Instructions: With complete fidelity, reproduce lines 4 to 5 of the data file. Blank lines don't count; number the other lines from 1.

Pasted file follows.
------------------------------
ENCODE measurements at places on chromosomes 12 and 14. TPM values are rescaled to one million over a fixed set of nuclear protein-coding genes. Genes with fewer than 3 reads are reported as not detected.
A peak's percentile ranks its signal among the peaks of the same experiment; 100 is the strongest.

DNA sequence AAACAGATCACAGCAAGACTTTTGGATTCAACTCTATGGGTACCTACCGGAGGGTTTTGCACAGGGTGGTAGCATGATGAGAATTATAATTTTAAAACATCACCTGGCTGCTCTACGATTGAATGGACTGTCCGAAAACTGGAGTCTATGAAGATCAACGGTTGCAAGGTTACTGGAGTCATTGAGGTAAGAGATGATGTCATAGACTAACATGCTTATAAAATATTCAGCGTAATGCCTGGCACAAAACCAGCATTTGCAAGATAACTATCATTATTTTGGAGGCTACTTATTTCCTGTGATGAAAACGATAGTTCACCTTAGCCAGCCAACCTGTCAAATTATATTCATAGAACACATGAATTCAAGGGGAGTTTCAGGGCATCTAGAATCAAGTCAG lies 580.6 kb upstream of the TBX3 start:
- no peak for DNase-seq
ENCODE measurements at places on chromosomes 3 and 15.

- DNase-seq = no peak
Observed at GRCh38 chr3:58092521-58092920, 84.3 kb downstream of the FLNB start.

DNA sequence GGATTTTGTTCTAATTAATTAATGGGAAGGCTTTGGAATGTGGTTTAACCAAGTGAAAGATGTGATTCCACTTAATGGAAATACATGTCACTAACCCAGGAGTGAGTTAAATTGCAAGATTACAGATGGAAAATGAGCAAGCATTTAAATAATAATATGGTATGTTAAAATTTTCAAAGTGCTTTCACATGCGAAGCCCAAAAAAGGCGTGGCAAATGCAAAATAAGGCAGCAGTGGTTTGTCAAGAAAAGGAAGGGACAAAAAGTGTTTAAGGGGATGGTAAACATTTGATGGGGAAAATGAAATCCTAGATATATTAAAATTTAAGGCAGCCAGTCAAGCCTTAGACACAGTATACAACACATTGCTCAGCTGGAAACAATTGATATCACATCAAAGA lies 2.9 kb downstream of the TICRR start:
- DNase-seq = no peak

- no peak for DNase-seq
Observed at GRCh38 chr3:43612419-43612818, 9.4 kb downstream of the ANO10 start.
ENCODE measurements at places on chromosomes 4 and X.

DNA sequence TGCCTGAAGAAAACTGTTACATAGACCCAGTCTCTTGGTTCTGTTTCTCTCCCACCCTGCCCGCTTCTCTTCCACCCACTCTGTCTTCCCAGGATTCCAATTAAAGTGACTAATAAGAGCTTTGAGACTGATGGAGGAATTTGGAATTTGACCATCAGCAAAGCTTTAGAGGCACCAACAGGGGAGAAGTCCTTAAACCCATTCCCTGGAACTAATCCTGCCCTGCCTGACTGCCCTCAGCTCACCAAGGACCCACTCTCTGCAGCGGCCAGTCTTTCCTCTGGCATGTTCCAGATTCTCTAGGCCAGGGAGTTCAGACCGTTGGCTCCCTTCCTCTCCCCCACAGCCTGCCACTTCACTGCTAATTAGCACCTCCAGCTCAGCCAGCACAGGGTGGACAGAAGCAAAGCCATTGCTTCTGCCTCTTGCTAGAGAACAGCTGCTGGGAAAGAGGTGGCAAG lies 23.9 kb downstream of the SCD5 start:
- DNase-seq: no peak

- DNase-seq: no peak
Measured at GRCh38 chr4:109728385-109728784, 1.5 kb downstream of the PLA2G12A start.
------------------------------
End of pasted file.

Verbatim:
- no peak for DNase-seq
ENCODE measurements at places on chromosomes 3 and 15.